Thomas Shapcott

A first novel written with fine-honed discretion and linking three generations of very ordinary Australians, this book has a satisfying sense of the continuities and disjunctions within families.

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These stories are well written and rather depressing. That makes them, I guess, rather representative of what one might call the current state of short-story writing by urban males. One thinks immediately of recent collections by Garry Disher and Nick Earls. There seem to be a few basic starting off points, the most notable being in the delineation of defensiveness and insecurities that give the male characters, who are often the narrators, a sensitive but decidedly uptight response to, well, almost everything. Women, parents, children (their own), and particularly the drab world that has snuffed out some early spark of liveliness or vitality (which is usually rubbed for sympathetic magic in moments of nostalgic recall).

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Come on in. Do you like mango chutney? I myself have never had mango chutney, not liking mangos, but Phil’s an expert on making the stuff. It never lasts, but make sure you use green mangos because the old ones are too stringy.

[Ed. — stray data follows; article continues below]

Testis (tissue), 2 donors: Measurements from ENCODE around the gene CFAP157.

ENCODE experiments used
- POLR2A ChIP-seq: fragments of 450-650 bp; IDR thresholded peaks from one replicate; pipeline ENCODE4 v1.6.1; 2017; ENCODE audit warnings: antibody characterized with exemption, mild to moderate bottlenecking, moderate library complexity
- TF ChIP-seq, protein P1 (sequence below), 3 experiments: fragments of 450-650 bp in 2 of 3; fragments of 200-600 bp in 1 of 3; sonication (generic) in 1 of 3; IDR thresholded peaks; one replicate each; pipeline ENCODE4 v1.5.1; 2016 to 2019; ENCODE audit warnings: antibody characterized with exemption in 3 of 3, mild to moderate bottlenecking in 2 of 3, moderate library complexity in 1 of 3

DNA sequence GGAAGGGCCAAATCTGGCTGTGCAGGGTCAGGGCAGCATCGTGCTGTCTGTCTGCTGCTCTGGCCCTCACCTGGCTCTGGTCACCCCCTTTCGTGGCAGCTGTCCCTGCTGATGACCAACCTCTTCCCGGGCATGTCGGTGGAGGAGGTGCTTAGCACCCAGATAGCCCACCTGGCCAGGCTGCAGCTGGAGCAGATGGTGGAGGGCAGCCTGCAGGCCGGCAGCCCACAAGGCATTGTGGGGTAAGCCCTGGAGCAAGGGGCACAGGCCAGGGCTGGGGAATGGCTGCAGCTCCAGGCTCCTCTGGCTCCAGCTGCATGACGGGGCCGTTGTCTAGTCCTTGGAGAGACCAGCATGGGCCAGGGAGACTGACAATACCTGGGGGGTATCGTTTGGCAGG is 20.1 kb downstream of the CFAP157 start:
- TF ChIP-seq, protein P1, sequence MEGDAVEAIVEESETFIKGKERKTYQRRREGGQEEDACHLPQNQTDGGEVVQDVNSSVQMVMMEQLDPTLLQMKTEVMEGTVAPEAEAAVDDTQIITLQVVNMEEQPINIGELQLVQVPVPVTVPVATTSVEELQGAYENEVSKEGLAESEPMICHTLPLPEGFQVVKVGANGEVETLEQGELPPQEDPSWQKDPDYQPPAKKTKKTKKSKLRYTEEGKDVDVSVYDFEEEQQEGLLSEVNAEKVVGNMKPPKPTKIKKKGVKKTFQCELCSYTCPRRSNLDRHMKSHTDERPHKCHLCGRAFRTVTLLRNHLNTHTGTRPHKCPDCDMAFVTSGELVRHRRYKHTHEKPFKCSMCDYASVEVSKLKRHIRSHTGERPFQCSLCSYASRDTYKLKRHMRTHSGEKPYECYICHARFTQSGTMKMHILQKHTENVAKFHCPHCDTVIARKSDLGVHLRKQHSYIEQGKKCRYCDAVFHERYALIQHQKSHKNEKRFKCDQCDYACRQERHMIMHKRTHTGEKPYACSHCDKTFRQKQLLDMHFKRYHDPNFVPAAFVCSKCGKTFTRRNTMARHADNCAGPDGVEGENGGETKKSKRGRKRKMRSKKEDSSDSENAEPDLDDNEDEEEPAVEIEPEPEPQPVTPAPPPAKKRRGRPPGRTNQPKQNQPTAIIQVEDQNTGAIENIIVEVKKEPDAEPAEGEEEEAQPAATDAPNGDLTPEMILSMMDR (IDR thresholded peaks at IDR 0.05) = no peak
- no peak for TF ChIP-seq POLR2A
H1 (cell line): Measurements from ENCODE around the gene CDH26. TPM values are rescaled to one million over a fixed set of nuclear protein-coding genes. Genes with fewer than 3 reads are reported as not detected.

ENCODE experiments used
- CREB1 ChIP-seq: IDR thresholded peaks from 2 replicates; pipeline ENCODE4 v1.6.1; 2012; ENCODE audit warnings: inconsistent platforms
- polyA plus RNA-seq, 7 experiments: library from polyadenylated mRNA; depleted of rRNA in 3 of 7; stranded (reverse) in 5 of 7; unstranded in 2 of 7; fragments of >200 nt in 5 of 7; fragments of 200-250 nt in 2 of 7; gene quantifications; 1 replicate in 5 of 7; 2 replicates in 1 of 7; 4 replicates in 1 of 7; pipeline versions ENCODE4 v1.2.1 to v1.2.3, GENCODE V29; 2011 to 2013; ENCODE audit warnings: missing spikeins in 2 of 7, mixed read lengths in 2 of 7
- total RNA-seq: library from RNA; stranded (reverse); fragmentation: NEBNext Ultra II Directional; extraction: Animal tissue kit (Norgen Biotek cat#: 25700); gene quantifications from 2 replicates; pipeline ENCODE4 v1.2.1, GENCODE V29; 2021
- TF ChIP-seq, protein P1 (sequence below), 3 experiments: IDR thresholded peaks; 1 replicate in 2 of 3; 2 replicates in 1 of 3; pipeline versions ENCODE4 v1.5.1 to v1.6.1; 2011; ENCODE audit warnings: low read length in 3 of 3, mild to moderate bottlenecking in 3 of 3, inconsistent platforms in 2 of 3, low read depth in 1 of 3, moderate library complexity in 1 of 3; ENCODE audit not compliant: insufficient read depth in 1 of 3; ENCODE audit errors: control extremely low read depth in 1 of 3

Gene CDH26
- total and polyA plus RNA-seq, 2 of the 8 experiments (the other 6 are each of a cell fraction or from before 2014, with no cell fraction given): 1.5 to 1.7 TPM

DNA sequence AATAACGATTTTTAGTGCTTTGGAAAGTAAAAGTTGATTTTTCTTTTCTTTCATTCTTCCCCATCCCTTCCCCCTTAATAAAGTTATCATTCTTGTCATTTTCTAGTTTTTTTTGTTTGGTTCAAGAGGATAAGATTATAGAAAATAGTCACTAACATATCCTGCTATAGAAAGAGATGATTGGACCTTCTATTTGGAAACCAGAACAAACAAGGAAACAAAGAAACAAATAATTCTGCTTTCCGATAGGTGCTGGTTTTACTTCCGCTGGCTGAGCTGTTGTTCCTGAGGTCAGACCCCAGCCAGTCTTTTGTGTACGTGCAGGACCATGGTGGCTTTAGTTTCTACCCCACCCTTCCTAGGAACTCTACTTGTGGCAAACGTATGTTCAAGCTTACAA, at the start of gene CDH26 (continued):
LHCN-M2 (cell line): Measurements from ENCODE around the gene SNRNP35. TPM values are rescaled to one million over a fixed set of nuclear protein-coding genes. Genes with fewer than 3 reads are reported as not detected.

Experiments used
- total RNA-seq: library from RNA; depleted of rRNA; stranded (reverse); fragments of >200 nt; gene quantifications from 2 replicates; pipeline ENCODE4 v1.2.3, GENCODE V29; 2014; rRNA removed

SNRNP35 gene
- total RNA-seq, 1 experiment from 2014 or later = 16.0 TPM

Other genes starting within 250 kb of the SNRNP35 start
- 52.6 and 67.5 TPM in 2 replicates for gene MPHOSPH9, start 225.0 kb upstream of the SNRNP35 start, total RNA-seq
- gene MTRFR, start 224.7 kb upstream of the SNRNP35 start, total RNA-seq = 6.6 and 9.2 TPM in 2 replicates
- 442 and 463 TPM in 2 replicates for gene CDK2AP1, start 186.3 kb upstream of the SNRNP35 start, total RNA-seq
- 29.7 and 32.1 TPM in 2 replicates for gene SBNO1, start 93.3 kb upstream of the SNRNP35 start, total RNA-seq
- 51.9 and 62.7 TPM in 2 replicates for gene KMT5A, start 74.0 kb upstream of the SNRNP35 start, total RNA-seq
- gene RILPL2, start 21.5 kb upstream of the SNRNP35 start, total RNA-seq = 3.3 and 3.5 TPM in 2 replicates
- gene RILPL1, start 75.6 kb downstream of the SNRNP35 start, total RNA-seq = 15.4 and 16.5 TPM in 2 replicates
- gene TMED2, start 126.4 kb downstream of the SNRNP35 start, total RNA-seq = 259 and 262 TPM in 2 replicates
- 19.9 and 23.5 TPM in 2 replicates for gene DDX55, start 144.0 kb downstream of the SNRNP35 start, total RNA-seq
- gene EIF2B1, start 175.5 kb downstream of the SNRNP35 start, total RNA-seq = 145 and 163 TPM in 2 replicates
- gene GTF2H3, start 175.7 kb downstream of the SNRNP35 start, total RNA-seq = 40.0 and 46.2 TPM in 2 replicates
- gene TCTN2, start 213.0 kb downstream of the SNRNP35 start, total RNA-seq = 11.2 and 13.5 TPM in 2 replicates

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Thomas Shapcott uses as a basis for his novel the fascinating life story of Karoly Pulszky, who left Hungary as the disgraced Director of the National Gallery of Art and who committed suicide after two months in Queensland. Pulszky, a forceful and flamboyant man, followed in the footsteps of his distinguished father in building up Hungary’s art collection. He was married to Emilia Markus, ‘The Blonde Wonder of Budapest, the Greatest Actress in Hungary’. Financial mismanagement enabled his family’s political enemies to bring him down and he left Hungary in shame. Years after his death, one of his two daughters, Romola, married Nijinsky, and she wrote extensively about her own colourful life. Shapcott draws on her writings with considerable skill.

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For the previous Commonwealth Writers’ Week associated with the Commonwealth Games at Edmonton, a large if not necessarily lively anthology of writing from all countries of the Commonwealth was produced. Brisbane produced a twelve page ‘Guide to Participants’ which showed that only eighteen of the sixty-three listed participants were not Australian or Australian born. Not all of the eighteen visitors turned up, the most conspicuous absentee being Edward Brathwaite of Jamaica. This imbalance was reflected in the sessions themselves, nearly half of which were exclusively Australian in content.

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